“Why Trust Science and Science Education?”
Public debates around issues such as climate change and vaccination have put into question the public trust in science (Oreskes, 2019). Some science education researchers have adopted positions that science is fundamentally shaped by ideology (Mackenzie, Good, & Brown, 2014). The emerging lines of research in science and science education have been based on claims that science suffers from a systematic bias through sexism, racism, capitalism, colonialism and other ideological interests. The methodological approaches such as ethnomethodology, deconstructionism and critical theory have mediated the propagation of such lines of research along with showcasing of historical case studies of misuse of and abuse by science in society.
In the broad context of social justice causes including efforts to combat structural racism and sexism, such framing of science as an oppressive endeavour would appear to garner support. Yet, the explanatory and predictive power of scientific knowledge as well as contributions of science to society, are undeniable, as evidenced by the current anticipation of an effective vaccine to tackle the Covid-19 pandemic.
Science has a history of not only contributing to society, for instance, through medical and technological innovations but also through rational and evidence-based debate on social issues. In the post-truth era where the legitimacy of expertise and evidence-based claims are increasingly eroded, the consequences of science denial can be fatal. For example, climate change denial is likely to lead to a planetary emergency where the natural world and the environment will suffer an irreversible destruction.
The complex interaction between science and society points to some key tensions: tensions between uncertainty in scientific knowledge versus the capacity to build powerful explanatory and predictive models; tensions between democratic values versus undemocratic decision-making given priority of evidence; tensions between science as an economics-driven enterprise versus a knowledge-driven enterprise.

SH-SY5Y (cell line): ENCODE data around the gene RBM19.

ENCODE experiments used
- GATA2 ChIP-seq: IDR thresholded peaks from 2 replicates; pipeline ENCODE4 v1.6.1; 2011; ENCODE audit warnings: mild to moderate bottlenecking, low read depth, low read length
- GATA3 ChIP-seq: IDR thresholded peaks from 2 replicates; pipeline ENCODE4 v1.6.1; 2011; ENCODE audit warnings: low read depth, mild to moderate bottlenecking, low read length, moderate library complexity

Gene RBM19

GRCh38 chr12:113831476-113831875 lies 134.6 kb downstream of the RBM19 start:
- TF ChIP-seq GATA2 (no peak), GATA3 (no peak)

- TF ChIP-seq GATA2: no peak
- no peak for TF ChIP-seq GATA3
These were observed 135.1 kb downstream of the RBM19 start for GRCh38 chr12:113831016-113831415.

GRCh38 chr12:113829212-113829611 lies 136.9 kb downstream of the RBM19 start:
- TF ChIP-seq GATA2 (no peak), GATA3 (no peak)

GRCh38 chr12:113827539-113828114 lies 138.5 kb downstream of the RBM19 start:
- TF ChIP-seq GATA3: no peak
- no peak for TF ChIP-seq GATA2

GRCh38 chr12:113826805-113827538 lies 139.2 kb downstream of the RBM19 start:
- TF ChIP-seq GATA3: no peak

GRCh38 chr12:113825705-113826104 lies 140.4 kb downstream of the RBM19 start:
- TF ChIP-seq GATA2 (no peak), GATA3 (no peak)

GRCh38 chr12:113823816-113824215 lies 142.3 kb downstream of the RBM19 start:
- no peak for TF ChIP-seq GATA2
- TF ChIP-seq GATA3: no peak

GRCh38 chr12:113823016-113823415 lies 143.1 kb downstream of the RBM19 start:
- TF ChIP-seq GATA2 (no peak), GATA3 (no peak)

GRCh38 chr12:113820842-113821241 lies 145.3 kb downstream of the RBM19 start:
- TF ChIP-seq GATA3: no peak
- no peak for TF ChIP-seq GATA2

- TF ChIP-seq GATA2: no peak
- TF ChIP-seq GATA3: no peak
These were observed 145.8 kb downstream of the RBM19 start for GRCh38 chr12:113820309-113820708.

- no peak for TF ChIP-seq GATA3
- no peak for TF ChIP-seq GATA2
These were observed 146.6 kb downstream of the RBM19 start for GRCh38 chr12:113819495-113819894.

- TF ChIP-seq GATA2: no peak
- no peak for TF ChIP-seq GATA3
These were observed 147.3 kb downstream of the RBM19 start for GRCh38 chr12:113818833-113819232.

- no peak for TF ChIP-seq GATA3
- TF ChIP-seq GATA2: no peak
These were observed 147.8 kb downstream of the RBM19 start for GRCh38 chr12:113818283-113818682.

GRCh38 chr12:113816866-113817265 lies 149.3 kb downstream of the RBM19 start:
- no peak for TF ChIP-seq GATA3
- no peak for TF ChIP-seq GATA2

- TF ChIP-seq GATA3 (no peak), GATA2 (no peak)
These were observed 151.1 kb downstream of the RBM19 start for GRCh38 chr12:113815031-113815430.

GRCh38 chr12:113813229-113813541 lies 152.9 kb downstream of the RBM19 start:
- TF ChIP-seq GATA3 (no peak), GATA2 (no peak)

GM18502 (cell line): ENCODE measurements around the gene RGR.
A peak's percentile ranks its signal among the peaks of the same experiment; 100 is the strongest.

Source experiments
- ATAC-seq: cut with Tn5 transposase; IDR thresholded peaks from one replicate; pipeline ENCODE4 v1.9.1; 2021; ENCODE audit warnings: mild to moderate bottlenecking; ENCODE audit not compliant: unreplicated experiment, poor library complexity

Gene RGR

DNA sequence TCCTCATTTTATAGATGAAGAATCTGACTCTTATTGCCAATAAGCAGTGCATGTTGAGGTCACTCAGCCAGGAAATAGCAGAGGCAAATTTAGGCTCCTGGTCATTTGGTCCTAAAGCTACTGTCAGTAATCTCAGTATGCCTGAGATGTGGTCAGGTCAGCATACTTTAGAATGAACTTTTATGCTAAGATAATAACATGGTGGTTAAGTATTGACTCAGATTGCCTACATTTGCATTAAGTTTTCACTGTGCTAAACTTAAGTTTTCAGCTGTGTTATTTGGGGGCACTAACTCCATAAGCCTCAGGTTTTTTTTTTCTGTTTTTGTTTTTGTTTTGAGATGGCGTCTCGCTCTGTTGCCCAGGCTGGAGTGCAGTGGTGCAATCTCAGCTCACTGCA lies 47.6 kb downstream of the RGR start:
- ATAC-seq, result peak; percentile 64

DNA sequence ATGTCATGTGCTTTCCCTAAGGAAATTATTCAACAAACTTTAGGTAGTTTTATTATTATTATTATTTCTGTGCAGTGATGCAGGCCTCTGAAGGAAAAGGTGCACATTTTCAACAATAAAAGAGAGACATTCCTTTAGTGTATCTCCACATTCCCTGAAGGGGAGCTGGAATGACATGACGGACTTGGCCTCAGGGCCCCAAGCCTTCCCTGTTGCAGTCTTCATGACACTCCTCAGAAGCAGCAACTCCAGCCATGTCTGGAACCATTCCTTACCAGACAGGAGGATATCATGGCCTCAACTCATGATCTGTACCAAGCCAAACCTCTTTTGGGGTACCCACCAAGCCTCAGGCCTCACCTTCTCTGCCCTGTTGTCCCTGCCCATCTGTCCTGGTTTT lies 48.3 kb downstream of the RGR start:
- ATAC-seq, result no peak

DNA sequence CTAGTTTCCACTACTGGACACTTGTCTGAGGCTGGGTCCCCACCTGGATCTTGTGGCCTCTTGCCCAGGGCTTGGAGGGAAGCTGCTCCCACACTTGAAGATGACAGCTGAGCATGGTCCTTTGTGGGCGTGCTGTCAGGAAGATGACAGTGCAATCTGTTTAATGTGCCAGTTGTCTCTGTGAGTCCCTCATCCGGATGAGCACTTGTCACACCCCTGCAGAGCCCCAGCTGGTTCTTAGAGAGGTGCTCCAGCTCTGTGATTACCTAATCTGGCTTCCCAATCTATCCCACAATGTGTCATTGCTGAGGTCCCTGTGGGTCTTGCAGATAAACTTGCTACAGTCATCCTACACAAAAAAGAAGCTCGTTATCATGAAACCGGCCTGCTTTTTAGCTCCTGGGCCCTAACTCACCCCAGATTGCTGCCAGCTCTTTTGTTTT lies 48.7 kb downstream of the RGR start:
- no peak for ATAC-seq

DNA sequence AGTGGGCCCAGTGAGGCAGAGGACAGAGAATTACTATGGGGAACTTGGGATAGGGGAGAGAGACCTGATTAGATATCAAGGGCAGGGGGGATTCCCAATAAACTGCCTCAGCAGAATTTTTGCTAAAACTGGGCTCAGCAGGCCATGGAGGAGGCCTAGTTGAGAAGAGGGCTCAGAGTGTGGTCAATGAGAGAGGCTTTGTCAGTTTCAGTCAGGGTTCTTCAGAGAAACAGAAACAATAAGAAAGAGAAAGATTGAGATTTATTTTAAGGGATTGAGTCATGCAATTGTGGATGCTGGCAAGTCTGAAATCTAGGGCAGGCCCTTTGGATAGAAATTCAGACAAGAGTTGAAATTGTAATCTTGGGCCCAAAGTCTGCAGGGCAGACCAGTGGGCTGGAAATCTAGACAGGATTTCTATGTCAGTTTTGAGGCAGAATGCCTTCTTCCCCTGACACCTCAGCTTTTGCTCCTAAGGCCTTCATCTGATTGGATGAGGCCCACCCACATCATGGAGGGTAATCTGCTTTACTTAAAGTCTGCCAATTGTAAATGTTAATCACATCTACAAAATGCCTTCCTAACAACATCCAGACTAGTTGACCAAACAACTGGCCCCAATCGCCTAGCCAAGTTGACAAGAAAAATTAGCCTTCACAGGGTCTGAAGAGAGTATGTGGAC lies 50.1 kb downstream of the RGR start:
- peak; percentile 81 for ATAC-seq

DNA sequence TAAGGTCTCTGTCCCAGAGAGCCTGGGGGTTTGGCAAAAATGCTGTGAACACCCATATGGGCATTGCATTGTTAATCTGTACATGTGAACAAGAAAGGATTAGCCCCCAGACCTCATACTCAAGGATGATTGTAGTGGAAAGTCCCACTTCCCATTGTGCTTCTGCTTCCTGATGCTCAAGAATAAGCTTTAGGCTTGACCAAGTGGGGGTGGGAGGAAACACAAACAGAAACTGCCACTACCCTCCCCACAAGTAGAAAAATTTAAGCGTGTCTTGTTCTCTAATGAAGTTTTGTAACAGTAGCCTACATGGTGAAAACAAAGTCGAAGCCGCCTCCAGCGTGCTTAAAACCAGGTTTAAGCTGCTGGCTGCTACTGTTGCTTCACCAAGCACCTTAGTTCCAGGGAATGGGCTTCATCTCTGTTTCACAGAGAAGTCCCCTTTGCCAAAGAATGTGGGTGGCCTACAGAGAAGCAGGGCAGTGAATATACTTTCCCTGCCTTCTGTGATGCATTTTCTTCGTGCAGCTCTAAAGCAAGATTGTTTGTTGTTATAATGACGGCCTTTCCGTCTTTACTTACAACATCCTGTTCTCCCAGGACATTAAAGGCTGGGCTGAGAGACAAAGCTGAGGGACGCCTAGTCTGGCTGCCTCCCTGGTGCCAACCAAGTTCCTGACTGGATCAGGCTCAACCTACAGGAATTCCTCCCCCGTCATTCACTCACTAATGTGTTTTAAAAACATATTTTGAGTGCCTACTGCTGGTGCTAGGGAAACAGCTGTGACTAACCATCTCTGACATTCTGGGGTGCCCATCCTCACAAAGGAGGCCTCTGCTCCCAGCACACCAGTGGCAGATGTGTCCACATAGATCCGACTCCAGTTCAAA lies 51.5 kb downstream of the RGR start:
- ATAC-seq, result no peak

At a time when science education needs to instil in future citizens robust evidence-based reasoning skills for the sake of social and planetary justice, how can such tensions be reconciled? The Editors of Science & Education invite papers that address this fundamental question through theoretical and empirical studies in a special issue with the theme of “Why Trust in Science and Science Education?”. Some example themes that papers can explore are the following:
Why should science be trusted? How is trust established in scientific communities? How can science education foster trust in science? For example, what examples of curricula are available that support trust in science and what impact do they have on science teaching and learning? How can science learning environments be shaped to acknowledge the power and the limitations of science? What evidence is there that such learning environments improves students’ understanding of and engagement with science? Can approaches based on critiques of science help students appreciate evidence-based discussions, contribute to their understanding of policy-debates, and the need for scientifically informed regulatory practices? If so, how? If science is inherently oppressive (ie. sexist, racist, imperial), how can it be salvaged from its exploitative nature and legacy? How can learning environments be designed to foster understanding of how science should work? What role can informal and non-formal learning environments play in educating the public about why and when trust in science is warranted? How do the political landscapes of different nations and communities foster public trust or mistrust in science? What are some examples from history of science as well as contemporary science? What implications do they present for education?
About the Journal
Science & Education publishes research using historical, philosophical, and sociological approaches in order to improve teaching, learning, and curricula in science and mathematics. In addition, the journal disseminates accounts of lessons, units of work, and programs at all levels of science and mathematics that have successfully utilized history and philosophy. The journal promotes the inclusion of history and philosophy of science and mathematics courses in science and mathematics teacher education programs. Moreover, it promotes the discussion of the philosophy and purpose of science and mathematics education and their place in and contribution to the intellectual and ethical development of individuals and cultures. To achieve its goals, Science & Education fosters collaboration among an interdisciplinary group of scholars including scientists, mathematicians, historians, philosophers, cognitive psychologists, sociologists, science and mathematics educators, and school and university teachers.
Deadline for submission of papers: April 30th, 2021
Instructions for the preparation and submission of manuscripts can be accessed at the following website:
Mackenzie J., Good R., & Brown J.R. (2014). Postmodernism and science education: an appraisal. In, M. Matthews (Eds), International Handbook of Research in History, Philosophy and Science Teaching. Dordrecht: Springer.
Oreskes, N. (2019). Why trust science? Princeton, NJ: Princeton University Press.